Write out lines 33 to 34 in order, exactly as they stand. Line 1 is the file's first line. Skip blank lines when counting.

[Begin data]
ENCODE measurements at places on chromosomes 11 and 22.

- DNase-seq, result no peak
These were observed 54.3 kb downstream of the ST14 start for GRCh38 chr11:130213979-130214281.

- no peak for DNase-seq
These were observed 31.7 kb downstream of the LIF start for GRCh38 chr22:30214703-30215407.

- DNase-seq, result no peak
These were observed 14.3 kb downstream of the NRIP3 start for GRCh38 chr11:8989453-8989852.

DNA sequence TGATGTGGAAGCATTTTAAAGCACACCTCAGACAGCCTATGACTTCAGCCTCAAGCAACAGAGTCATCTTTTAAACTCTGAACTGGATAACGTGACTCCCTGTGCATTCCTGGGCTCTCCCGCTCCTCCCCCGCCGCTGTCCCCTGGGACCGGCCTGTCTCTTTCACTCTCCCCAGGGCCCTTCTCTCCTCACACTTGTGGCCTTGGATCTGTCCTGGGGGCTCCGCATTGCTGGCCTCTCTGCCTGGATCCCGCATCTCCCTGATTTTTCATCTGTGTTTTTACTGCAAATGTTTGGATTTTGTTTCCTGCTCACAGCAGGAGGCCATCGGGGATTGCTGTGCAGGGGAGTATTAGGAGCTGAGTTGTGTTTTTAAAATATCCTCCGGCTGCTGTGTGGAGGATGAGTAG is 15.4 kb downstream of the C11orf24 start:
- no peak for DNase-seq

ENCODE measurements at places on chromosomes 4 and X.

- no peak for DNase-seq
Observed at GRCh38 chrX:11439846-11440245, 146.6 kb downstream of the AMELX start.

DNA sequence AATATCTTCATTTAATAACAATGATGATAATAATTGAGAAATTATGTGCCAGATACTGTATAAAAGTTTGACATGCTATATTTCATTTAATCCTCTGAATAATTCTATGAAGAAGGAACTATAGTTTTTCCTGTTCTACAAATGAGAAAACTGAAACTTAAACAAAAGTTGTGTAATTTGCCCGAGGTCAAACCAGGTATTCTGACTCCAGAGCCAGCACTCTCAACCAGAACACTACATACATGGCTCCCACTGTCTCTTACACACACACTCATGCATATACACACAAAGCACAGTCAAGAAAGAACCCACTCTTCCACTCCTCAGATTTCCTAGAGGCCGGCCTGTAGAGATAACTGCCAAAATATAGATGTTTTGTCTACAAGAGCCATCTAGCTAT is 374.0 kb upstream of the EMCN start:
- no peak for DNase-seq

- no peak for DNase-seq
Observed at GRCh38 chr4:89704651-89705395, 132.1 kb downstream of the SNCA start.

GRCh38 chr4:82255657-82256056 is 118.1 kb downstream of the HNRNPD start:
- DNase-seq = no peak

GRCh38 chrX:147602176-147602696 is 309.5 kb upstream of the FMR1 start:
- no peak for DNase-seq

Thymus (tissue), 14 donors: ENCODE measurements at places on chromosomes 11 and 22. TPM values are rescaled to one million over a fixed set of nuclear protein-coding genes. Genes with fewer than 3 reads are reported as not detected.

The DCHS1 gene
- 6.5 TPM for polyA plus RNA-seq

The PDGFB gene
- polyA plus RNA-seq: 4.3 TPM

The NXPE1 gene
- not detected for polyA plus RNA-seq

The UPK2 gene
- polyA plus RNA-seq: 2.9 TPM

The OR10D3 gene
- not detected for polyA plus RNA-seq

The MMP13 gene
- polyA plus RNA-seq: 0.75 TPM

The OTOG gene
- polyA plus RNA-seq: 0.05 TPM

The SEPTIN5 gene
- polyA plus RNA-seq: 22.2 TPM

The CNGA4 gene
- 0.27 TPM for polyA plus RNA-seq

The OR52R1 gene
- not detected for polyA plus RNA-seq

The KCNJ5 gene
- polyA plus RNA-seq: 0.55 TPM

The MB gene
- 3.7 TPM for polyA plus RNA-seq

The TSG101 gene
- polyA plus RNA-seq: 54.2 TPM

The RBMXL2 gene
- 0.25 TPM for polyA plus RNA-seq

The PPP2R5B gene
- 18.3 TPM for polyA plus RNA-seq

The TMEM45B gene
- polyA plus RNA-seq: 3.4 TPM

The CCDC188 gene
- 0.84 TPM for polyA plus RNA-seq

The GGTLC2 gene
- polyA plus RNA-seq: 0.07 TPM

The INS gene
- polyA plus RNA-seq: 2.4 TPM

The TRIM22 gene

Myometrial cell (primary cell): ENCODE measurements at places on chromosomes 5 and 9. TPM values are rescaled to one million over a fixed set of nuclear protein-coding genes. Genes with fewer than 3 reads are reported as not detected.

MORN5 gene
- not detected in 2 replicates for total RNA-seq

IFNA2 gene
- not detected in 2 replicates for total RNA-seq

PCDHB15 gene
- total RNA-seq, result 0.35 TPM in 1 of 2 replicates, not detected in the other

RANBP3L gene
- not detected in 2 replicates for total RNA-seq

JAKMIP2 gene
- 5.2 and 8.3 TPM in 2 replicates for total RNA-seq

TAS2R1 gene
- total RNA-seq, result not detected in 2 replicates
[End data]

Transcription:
- polyA plus RNA-seq: 0.75 TPM

The OTOG gene